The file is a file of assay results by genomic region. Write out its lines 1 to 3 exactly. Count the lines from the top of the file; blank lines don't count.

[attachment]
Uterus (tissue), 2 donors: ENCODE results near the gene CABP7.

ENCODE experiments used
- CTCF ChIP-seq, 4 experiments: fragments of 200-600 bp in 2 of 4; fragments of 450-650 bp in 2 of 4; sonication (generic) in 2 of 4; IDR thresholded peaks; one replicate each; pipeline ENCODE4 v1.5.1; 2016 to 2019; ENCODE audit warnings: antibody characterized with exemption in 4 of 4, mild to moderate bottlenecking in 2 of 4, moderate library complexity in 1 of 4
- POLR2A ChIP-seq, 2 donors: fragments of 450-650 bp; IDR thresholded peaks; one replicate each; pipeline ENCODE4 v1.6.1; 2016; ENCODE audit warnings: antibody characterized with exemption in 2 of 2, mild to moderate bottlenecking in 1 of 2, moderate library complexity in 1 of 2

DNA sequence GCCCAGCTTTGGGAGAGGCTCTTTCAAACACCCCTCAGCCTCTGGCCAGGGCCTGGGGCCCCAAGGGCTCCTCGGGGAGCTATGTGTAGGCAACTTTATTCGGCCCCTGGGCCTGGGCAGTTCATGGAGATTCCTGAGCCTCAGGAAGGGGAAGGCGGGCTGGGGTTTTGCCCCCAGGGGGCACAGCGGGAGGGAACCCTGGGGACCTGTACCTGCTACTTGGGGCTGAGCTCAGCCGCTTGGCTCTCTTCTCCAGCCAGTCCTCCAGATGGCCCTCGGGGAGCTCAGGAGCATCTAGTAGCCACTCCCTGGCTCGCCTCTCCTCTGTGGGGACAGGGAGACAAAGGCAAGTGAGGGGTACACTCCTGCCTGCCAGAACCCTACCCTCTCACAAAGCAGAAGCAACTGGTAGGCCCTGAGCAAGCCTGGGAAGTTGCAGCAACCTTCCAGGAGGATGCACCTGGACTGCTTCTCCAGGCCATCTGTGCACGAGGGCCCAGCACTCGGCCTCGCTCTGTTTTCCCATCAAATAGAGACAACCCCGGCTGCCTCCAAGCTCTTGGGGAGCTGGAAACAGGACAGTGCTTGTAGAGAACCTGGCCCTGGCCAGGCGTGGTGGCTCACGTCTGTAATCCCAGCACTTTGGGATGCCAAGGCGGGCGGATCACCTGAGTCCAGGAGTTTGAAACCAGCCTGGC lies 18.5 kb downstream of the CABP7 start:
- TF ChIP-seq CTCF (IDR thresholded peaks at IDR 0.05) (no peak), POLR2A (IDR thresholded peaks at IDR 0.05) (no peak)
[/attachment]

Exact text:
Uterus (tissue), 2 donors: ENCODE results near the gene CABP7.

ENCODE experiments used
- CTCF ChIP-seq, 4 experiments: fragments of 200-600 bp in 2 of 4; fragments of 450-650 bp in 2 of 4; sonication (generic) in 2 of 4; IDR thresholded peaks; one replicate each; pipeline ENCODE4 v1.5.1; 2016 to 2019; ENCODE audit warnings: antibody characterized with exemption in 4 of 4, mild to moderate bottlenecking in 2 of 4, moderate library complexity in 1 of 4